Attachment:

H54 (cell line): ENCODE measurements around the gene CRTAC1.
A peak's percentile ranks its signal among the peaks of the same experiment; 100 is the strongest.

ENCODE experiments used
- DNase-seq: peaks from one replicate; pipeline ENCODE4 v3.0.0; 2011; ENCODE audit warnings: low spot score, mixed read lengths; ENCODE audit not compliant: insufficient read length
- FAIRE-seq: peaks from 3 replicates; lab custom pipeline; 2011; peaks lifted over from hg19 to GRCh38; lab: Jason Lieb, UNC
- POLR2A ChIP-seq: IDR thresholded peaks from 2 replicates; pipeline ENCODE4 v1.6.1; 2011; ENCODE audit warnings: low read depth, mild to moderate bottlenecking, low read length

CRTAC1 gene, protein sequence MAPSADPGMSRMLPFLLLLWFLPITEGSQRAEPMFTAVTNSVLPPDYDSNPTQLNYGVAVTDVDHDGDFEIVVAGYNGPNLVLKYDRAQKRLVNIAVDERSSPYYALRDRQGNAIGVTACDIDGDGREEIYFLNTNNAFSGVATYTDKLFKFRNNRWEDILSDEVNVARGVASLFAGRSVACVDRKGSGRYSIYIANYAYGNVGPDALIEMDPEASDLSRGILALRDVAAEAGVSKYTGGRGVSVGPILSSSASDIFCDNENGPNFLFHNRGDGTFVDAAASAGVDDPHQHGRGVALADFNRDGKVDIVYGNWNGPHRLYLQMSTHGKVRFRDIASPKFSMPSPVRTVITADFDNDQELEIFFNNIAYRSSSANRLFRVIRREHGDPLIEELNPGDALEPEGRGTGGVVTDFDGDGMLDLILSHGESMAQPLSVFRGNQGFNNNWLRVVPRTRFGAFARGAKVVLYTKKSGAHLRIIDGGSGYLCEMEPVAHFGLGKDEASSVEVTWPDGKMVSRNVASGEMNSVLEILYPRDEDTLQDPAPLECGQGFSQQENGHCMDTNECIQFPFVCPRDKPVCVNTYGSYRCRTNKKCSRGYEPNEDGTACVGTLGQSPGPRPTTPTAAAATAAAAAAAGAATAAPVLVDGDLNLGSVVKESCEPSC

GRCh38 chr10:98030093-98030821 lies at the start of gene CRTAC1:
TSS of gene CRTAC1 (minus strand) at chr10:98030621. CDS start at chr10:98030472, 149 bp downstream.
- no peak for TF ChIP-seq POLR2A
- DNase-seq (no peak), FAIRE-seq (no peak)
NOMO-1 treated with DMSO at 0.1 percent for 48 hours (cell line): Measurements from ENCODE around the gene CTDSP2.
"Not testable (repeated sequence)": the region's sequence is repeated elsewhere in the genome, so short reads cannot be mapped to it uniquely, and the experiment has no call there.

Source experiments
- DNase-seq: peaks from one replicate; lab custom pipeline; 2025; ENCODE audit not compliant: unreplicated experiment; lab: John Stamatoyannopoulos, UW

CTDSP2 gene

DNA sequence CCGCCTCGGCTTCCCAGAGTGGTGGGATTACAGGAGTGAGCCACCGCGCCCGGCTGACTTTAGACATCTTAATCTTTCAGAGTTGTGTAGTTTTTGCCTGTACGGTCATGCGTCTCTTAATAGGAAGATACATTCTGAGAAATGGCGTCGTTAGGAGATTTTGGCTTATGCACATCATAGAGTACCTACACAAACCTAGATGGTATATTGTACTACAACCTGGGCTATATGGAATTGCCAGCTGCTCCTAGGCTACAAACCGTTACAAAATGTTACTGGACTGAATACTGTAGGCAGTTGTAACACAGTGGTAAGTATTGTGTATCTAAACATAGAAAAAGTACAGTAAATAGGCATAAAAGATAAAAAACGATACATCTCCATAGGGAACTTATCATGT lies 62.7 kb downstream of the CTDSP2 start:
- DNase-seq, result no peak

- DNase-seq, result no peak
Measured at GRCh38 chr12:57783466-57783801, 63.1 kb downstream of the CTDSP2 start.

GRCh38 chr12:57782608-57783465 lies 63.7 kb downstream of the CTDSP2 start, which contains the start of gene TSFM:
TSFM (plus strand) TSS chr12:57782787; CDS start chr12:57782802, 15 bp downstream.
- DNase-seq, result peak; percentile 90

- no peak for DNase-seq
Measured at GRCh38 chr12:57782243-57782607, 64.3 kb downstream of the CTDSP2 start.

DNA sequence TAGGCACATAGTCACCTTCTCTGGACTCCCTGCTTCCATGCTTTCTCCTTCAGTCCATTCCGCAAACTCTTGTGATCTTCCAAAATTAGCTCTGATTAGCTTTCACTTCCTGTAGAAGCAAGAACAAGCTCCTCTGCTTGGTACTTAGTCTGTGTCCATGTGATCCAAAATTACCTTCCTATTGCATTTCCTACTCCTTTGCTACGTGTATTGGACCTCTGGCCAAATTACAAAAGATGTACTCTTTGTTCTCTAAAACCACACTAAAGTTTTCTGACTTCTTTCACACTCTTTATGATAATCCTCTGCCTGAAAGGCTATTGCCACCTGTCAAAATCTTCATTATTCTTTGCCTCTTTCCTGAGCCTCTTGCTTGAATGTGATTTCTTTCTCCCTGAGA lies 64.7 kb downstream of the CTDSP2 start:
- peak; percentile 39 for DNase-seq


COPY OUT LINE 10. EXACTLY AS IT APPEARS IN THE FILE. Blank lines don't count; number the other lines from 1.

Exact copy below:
- no peak for TF ChIP-seq POLR2A